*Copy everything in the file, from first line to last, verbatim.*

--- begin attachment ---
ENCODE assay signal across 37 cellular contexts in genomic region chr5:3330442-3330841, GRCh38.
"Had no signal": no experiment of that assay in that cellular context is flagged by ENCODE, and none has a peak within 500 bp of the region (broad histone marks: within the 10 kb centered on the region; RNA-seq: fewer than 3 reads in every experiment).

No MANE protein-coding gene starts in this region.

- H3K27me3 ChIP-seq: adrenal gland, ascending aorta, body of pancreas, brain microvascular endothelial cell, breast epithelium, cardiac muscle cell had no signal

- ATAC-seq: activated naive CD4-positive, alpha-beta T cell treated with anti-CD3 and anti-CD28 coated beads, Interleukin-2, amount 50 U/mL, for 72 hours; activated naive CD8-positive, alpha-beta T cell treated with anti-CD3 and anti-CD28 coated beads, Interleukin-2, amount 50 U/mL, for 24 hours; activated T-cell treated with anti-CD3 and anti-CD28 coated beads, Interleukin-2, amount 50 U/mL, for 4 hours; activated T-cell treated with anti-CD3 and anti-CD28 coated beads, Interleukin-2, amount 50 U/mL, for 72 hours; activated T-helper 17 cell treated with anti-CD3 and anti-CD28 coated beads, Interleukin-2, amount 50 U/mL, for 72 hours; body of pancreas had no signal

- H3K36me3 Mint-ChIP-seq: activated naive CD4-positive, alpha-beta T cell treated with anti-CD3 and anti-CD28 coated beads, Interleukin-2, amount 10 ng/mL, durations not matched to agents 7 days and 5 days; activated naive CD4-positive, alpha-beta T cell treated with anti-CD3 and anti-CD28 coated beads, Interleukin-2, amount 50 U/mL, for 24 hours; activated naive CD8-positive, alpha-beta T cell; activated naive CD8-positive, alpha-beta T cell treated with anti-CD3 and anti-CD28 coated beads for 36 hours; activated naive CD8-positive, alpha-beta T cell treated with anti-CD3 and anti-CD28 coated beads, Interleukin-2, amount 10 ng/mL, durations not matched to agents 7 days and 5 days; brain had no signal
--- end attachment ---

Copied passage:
ENCODE assay signal across 37 cellular contexts in genomic region chr5:3330442-3330841, GRCh38.
"Had no signal": no experiment of that assay in that cellular context is flagged by ENCODE, and none has a peak within 500 bp of the region (broad histone marks: within the 10 kb centered on the region; RNA-seq: fewer than 3 reads in every experiment).

No MANE protein-coding gene starts in this region.

- H3K27me3 ChIP-seq: adrenal gland, ascending aorta, body of pancreas, brain microvascular endothelial cell, breast epithelium, cardiac muscle cell had no signal

- ATAC-seq: activated naive CD4-positive, alpha-beta T cell treated with anti-CD3 and anti-CD28 coated beads, Interleukin-2, amount 50 U/mL, for 72 hours; activated naive CD8-positive, alpha-beta T cell treated with anti-CD3 and anti-CD28 coated beads, Interleukin-2, amount 50 U/mL, for 24 hours; activated T-cell treated with anti-CD3 and anti-CD28 coated beads, Interleukin-2, amount 50 U/mL, for 4 hours; activated T-cell treated with anti-CD3 and anti-CD28 coated beads, Interleukin-2, amount 50 U/mL, for 72 hours; activated T-helper 17 cell treated with anti-CD3 and anti-CD28 coated beads, Interleukin-2, amount 50 U/mL, for 72 hours; body of pancreas had no signal

- H3K36me3 Mint-ChIP-seq: activated naive CD4-positive, alpha-beta T cell treated with anti-CD3 and anti-CD28 coated beads, Interleukin-2, amount 10 ng/mL, durations not matched to agents 7 days and 5 days; activated naive CD4-positive, alpha-beta T cell treated with anti-CD3 and anti-CD28 coated beads, Interleukin-2, amount 50 U/mL, for 24 hours; activated naive CD8-positive, alpha-beta T cell; activated naive CD8-positive, alpha-beta T cell treated with anti-CD3 and anti-CD28 coated beads for 36 hours; activated naive CD8-positive, alpha-beta T cell treated with anti-CD3 and anti-CD28 coated beads, Interleukin-2, amount 10 ng/mL, durations not matched to agents 7 days and 5 days; brain had no signal